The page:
I, Alvin Kimber was born on March 29, 1901 in a two-room adobe home known as the Kimber ranch. The ranch was located twelve miles southeast of Grouse Creek, Utah. I was the seventh of eight children born to William James Kimber and Jemima Mumford Tanner.
My brothers and sisters were William Charles, born on April 8,1890, Thomas Edward, born on October 3, 1891, Joseph A., born on April 10, 1893, Bertha Caroline, born on March 23, 1895, Clara Ann, born on January 16, 1897, Lawrence J., born on May 10, 1899, and Howard, born on March 28, 1904.
Rulon Dean pril 3, 1924 February 4, 1964
Maurine March 19, 1926 Not deceased
Elda Mae January 21, 1928 April 17, 1981
The first I can recollect is moving to another home not far away and my father hired a school teacher to teach my brothers and sister and me. In between the homes were patches of rye grass. I can remember wanting to see what was going on. When mother wasn’t watching I would run from patch to patch until I could get to the window to look in.
The irrigation ditch ran in front of our home and my mother said I was the worse child to always want to play in the water.
My mother always went to church, but I never knew why my father didn’t attend. He read books a lot and took good care of his family.
My father raised horses, cattle, alfalfa, hay, some grain, and some fruit. I naturally grew up with a fairly good knowledge of farming and animal raising, especially horses and cattle.
The people in Grouse Creek were predominantly members of the Church of Jesus Christ of Latter-day Saints so I was a ‘Mormon boy.’ My father joined the church in England and came to America, the land of the free, when he was thirteen or fourteen years old. He wanted to be where the Church was.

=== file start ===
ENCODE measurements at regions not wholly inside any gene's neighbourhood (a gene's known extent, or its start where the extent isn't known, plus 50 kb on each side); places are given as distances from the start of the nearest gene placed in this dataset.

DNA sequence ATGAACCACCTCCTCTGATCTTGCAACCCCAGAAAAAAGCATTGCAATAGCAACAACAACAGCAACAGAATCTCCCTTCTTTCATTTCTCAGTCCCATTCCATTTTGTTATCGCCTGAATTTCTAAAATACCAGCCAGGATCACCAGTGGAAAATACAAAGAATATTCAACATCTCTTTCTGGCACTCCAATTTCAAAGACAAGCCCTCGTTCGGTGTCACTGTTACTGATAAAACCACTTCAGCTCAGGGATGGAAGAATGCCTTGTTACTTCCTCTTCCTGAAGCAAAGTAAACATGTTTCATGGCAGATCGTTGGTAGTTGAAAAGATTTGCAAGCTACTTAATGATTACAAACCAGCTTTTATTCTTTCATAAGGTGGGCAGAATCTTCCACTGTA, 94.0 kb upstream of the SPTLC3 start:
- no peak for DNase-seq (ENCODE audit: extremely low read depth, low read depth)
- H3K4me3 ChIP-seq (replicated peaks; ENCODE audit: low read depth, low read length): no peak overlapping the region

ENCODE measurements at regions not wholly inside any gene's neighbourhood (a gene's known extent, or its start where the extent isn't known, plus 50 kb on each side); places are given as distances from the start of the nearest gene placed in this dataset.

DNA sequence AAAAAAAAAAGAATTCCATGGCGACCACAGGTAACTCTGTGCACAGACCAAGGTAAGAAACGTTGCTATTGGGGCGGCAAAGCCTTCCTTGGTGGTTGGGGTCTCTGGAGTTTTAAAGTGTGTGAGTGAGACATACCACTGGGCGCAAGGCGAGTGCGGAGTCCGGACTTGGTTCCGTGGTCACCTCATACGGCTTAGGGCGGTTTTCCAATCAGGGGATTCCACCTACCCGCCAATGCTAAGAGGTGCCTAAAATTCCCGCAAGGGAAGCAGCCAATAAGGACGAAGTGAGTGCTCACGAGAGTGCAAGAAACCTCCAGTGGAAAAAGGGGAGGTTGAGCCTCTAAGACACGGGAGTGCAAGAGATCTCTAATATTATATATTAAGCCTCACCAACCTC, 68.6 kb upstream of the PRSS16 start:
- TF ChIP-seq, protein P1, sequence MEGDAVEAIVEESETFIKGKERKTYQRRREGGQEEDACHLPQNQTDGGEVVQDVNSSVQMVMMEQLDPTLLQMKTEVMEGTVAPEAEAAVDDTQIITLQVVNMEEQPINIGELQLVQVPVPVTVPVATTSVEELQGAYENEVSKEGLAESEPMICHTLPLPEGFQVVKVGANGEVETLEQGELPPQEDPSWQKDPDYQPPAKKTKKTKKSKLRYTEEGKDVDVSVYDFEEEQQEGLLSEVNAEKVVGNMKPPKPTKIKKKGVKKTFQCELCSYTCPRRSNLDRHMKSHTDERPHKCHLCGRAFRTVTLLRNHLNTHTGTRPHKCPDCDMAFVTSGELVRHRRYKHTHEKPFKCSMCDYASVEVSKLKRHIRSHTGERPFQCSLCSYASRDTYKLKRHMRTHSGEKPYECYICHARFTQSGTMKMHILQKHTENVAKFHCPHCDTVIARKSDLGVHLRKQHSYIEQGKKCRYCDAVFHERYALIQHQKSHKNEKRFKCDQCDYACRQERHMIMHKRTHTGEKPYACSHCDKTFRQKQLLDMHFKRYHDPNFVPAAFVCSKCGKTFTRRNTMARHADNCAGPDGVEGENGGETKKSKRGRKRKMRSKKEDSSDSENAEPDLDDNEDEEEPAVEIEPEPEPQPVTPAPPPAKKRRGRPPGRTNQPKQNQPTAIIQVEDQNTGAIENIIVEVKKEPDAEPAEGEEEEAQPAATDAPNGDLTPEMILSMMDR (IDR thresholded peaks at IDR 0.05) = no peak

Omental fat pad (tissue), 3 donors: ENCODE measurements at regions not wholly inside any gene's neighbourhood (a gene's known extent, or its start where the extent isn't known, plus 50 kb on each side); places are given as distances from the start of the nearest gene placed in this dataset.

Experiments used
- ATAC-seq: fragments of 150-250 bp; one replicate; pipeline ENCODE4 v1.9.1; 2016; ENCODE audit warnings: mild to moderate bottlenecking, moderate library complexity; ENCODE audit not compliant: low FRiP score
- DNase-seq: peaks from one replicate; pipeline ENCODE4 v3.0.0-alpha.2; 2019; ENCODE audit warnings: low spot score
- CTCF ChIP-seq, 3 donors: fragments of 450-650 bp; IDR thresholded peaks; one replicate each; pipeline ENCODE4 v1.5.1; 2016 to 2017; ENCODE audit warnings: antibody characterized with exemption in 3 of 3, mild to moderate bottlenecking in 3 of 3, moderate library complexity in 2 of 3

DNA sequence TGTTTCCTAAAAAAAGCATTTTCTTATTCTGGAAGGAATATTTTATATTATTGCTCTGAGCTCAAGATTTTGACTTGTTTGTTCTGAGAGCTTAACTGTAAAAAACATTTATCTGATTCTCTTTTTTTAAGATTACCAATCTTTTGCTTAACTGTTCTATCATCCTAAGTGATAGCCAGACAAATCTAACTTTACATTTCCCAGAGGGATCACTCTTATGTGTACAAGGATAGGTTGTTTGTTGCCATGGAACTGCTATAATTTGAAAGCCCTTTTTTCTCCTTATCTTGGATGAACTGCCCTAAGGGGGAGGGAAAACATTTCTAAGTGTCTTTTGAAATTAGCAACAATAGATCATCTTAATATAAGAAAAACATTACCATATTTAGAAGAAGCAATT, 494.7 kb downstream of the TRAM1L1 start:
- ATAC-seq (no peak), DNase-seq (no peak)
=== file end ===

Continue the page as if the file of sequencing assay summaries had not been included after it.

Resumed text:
I finished the ninth grade in school. At that time that was the highest grade in High School. We lived at the ranch in the summer and a home in Grouse Creek where mother and the children stayed during school time. I always got along good with the women school teachers.
The games we played were hide and seek, throw the picket, ball games, dances, candy pulls and sleigh riding in the winter.
No electricity when I was a boy. We read and studied by the kerosene lamp. No indoor plumbing either. All the water had to be carried into the house.
We didn’t have Primary but attended religion classes during the school time.
The first time I was determined not to smoke was when I awakened to hear my father coughing.
Now to when I met my sweetheart, Alice Barlow. Her father was building a new home in Grouse Creek and there was a girl cutting alfalfa for the pigs and I helped her. We went to school together; played together; went to Sunday School together; etc. but first dated when I was fifteen years old.
In 1922 Alice moved with her family to Malta Idaho. She was twenty years old and I was twenty-one. We corresponded and a year later I went to stay with her folks for a few days in Malta, Idaho. It was conference time and we decided to go to conference and get married. It took us all day to go from Malta to Ogden, Utah and the next morning on to the Salt lake Temple where we were married at 8:00 a.m. on June 6, 1923. I didn’t even get shaved the morning before I was married. We spent our honeymoon in Salt Lake City going to Liberty Park and Saltair. The furniture we bought then was a bed and a stove.